The U. S. Army Corps of Engineers' Dredge Jadwin, which is owned by the Vicksburg District, has been stationed 2-1/2 miles south of Greenville since Monday, working to vacuum silt and sand from the river bottom and eventually clear a channel deep enough to the vessels to pass.
The Mississippi River is vital for commerce and communities from the Gulf of Mexico to Minnesota, but the 2012 drought is putting all that who rely on it in jeopardy.
I drove by the Mississippi River overlook yesterday afternoon to take pictures as the sun was just setting. Of course, no vessels were in site. I have lived here all my life and have never seen the river this low or heard of the river being shut down. The river was at 0.7 feet yesterday with no change from Monday. Forecasts through mid-September by the National Weather Service River Forecast Center showed a minus 0.6 foot stage in Vicksburg and minus 9.9 feet in Memphis. The next forecast will be issued today.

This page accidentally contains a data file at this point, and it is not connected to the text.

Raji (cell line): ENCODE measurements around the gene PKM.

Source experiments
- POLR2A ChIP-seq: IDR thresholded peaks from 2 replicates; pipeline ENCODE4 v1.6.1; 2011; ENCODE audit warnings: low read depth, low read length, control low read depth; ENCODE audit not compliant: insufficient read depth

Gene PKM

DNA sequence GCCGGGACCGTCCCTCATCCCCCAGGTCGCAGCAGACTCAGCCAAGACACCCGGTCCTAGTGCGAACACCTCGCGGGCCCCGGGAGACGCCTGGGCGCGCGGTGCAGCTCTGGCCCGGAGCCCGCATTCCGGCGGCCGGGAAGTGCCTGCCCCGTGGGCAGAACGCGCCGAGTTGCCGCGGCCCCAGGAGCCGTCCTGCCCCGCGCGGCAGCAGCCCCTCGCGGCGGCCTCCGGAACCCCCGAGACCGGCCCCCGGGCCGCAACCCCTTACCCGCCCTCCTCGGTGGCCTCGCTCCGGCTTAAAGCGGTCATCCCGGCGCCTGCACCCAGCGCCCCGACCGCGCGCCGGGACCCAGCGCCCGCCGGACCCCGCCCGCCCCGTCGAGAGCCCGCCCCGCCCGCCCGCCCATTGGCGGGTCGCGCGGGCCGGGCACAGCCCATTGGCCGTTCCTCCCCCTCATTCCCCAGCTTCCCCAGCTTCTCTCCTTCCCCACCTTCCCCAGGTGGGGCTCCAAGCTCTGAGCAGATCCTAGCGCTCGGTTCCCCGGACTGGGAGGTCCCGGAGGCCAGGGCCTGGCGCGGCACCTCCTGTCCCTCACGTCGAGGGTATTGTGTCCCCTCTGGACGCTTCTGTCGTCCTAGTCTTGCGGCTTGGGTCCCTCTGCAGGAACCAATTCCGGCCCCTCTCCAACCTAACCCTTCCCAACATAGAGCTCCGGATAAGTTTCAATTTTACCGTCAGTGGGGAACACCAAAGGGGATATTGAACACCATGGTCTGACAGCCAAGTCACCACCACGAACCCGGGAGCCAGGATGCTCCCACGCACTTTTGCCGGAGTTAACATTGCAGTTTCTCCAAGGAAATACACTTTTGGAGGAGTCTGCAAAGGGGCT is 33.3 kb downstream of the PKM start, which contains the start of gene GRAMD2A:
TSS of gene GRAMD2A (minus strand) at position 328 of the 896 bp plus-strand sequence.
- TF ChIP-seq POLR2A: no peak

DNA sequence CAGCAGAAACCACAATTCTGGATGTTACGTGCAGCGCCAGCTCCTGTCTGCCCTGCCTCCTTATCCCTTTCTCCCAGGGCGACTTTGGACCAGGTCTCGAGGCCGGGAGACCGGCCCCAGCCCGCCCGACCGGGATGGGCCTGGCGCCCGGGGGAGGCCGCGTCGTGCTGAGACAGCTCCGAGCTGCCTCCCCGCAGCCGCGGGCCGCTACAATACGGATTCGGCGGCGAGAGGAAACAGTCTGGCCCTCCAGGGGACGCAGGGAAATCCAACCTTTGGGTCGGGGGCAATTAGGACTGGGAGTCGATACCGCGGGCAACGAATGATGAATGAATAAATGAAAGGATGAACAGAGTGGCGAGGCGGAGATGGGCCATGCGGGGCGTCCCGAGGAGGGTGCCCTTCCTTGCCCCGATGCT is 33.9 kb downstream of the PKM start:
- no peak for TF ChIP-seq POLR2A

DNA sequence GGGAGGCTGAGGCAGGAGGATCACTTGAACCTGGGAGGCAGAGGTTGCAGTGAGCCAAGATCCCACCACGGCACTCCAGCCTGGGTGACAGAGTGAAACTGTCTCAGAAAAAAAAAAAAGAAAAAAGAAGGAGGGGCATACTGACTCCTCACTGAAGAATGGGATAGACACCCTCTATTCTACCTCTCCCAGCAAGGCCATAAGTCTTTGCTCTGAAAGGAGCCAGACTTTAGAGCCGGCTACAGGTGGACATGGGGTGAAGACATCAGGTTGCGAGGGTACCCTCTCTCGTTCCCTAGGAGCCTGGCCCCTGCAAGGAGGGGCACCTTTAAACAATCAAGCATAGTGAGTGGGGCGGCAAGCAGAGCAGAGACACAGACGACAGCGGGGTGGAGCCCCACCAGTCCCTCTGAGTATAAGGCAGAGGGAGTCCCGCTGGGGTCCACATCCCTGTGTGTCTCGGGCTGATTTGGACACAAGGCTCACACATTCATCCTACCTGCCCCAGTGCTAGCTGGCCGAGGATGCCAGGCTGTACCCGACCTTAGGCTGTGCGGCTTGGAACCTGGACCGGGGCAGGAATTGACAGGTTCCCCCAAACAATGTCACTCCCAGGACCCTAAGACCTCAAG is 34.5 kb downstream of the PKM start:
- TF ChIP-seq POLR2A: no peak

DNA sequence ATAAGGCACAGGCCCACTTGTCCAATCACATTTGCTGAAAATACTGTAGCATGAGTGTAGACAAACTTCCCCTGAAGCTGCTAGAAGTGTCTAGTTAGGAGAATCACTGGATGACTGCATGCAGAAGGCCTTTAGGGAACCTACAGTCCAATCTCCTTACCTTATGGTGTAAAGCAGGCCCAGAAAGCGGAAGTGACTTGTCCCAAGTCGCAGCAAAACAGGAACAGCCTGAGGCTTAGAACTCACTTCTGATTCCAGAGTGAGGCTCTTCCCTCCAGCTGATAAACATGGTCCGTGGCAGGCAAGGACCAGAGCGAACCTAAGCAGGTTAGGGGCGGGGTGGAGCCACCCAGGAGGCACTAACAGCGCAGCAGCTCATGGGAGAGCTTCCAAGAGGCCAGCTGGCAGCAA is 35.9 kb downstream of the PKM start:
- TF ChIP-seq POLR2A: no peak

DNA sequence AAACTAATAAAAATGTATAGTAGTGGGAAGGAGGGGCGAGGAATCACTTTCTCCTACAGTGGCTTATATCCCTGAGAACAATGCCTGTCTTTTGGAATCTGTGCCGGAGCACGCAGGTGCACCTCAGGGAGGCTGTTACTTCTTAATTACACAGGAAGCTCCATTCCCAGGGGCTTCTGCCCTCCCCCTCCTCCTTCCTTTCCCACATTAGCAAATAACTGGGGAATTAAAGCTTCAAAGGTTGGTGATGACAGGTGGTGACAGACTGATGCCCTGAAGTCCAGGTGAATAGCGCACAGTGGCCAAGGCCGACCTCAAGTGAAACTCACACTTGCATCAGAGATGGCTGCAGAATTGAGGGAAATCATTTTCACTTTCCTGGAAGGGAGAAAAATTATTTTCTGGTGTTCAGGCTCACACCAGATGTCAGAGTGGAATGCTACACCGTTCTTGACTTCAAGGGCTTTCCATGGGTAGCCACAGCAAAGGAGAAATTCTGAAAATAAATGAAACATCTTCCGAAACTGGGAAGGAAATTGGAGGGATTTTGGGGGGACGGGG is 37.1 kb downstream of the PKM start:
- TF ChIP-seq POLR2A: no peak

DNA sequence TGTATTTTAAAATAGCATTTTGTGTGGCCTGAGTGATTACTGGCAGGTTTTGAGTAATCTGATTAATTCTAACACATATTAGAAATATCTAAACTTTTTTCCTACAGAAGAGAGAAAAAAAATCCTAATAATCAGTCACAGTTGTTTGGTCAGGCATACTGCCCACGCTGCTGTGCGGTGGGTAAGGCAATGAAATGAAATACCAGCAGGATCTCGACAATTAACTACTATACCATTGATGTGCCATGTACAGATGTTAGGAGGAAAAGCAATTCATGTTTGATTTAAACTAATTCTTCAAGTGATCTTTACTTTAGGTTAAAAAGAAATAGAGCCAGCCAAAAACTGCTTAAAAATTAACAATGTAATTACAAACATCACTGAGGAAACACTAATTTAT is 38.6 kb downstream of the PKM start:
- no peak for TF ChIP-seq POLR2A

Sun setting over the Mississippi River at Vicksburg. God's paintbrush at work!
A pulled-out view of the sun after setting. Sand bars are way out on the Louisiana side.
The Mississippi River bridges (I-20 & Hwy 80) as the sun was setting yesterday evening.
A vessel heads south under the Interstate 20 and U.S. bridges over the Mississippi River yesterday morning. Eli Baylis - The Vicksburg Post
UPDATE: River traffic began to trickle through about 5 hours ago. Cost estimate of $10,000 per barge per day. Ninety barges were stranded near Greenville this morning, down from 103 mid-morning yesterday.